Ribbons Among the Rajahs: A History of British Women in India Before the Raj
Long before the world grew smaller, young Englishwomen traveled to India in search of adventure, a husband, even relief from boredom. After almost five months on board a ship with far fewer creature comforts than today’s cruise liners, some added apprehension to their excitement. Exotic sicknesses and premature death, loneliness, hasty marriages, and untold dangers were at hand. With a treasure trove of letters and journals woven into the narrative, Patrick Wheeler paints a picture of each ship’s arrival with Indian porters swarming around, mingling with Englishmen lining the dock to scope out new prospective brides. Readers step back two hundred years, to the time before the British rule, known as the Raj, changed the tone of British presence and gave them unprecedented social and economic status.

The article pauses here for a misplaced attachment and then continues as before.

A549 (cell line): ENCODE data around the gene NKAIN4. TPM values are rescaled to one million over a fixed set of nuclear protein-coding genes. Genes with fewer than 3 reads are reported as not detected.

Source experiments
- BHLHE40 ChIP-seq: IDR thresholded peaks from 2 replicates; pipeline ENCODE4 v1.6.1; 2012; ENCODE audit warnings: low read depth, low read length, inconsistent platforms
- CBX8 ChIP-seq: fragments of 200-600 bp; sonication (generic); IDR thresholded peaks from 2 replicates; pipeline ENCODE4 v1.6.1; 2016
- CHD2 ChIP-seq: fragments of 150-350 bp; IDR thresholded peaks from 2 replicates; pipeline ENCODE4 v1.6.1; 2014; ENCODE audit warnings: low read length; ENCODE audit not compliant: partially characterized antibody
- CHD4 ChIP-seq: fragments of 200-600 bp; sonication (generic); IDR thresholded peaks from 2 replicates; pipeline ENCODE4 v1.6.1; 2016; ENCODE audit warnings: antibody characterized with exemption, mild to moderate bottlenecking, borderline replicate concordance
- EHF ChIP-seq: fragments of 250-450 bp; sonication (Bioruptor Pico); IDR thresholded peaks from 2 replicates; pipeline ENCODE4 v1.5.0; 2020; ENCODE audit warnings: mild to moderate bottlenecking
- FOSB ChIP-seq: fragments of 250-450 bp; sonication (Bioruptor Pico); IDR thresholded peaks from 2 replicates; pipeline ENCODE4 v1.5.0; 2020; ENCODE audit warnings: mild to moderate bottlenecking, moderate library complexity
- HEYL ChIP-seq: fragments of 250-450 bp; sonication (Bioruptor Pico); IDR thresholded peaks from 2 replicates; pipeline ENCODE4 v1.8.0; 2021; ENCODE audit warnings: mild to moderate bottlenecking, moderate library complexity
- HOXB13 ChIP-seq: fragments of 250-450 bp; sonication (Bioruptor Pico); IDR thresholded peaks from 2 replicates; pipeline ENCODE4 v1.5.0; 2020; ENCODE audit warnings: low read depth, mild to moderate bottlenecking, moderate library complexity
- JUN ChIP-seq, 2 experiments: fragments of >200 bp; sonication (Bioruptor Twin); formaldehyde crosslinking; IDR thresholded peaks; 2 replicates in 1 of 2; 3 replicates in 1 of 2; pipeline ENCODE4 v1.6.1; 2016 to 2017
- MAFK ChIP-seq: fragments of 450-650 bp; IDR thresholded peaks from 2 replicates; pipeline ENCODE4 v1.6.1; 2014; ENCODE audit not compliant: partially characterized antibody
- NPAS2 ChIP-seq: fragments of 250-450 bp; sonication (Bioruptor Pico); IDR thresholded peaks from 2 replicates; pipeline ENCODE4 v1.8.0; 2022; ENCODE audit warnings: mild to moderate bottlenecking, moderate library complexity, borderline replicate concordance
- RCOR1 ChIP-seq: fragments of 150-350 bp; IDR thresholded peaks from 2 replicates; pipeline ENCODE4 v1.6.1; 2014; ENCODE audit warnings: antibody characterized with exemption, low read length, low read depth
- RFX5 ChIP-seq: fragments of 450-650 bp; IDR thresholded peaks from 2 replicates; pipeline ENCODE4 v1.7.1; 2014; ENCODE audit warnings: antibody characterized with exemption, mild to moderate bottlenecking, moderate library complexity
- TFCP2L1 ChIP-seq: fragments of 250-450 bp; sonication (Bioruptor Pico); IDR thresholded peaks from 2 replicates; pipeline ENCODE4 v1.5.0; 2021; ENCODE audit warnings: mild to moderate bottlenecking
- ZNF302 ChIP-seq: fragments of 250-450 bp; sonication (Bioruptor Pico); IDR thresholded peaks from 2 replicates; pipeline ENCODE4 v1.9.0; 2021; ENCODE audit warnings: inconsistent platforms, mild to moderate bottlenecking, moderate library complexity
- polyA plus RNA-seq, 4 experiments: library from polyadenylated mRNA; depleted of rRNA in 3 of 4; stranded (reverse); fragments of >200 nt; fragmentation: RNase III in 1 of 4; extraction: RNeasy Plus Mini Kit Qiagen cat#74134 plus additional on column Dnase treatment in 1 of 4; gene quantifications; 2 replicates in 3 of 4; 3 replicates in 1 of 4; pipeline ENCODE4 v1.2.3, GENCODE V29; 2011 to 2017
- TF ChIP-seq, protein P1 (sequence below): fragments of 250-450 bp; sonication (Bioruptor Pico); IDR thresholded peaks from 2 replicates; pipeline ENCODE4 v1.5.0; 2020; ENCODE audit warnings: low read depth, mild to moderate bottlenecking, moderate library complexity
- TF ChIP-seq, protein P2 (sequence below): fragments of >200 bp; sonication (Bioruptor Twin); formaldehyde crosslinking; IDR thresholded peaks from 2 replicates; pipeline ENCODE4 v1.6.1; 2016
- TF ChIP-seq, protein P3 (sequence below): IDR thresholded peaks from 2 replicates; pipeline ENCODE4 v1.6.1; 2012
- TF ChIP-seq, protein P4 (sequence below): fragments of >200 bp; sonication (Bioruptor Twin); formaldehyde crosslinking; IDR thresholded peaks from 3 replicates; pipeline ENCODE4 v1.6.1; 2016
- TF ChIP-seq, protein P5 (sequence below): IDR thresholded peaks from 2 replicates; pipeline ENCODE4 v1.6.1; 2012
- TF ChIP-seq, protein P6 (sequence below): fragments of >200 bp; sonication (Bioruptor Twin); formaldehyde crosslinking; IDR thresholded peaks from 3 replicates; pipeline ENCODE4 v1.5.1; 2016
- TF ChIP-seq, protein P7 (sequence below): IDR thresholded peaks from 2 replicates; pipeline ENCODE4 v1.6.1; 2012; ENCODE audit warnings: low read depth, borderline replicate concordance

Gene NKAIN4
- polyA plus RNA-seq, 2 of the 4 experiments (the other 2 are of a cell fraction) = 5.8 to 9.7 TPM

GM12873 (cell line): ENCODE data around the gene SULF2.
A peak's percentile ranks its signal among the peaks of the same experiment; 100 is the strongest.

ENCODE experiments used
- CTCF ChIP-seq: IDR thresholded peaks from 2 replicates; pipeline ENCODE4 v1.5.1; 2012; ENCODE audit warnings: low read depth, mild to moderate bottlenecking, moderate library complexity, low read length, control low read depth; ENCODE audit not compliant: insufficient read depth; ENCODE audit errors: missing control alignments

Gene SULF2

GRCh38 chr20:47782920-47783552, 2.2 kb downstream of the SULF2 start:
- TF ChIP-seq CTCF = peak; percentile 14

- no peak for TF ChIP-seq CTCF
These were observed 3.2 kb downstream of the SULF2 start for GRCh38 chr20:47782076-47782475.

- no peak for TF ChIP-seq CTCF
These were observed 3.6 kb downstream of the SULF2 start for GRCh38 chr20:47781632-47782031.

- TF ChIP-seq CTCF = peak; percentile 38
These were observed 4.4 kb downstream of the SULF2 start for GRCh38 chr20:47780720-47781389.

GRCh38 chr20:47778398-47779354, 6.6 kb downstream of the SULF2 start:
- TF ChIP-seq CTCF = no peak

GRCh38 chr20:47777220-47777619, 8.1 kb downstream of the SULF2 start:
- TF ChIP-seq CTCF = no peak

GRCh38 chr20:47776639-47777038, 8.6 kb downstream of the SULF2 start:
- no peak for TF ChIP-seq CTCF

With scant attention to politics, Ribbons among the Rajahs explores the minutiae of everyday lives, the singularly un-British diet and familiar tasks in an unfamiliar setting. Fearsome insects invading the houses were a paltry concern next to an awareness of “the machinery of death” always running, and how, when returning from an evening drive in Calcutta, one passed an English burial ground, “a sad remnant of one of India’s dreaded diseases.”
Despite the difficulties coping with an alien culture and climate, the tone of the book is overwhelmingly upbeat. The women remained optimistic, writing home about adventures and excitement non-existent back home. Wheeler’s account, the result of outstanding research and joyful writing, offers empathy as well as sympathy, laughter, and pleasures far more memorable than the misery.
|Page Count||256 pages|
|Publisher||Pen and Sword|
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